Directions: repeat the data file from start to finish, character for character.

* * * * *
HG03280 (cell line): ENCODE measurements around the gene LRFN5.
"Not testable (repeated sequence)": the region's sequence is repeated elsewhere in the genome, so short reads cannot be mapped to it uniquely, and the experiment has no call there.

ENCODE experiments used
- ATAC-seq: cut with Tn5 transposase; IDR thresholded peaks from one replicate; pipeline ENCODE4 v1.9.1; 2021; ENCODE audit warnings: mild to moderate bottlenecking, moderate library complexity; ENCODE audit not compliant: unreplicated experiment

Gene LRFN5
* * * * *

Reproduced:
HG03280 (cell line): ENCODE measurements around the gene LRFN5.
"Not testable (repeated sequence)": the region's sequence is repeated elsewhere in the genome, so short reads cannot be mapped to it uniquely, and the experiment has no call there.

ENCODE experiments used
- ATAC-seq: cut with Tn5 transposase; IDR thresholded peaks from one replicate; pipeline ENCODE4 v1.9.1; 2021; ENCODE audit warnings: mild to moderate bottlenecking, moderate library complexity; ENCODE audit not compliant: unreplicated experiment

Gene LRFN5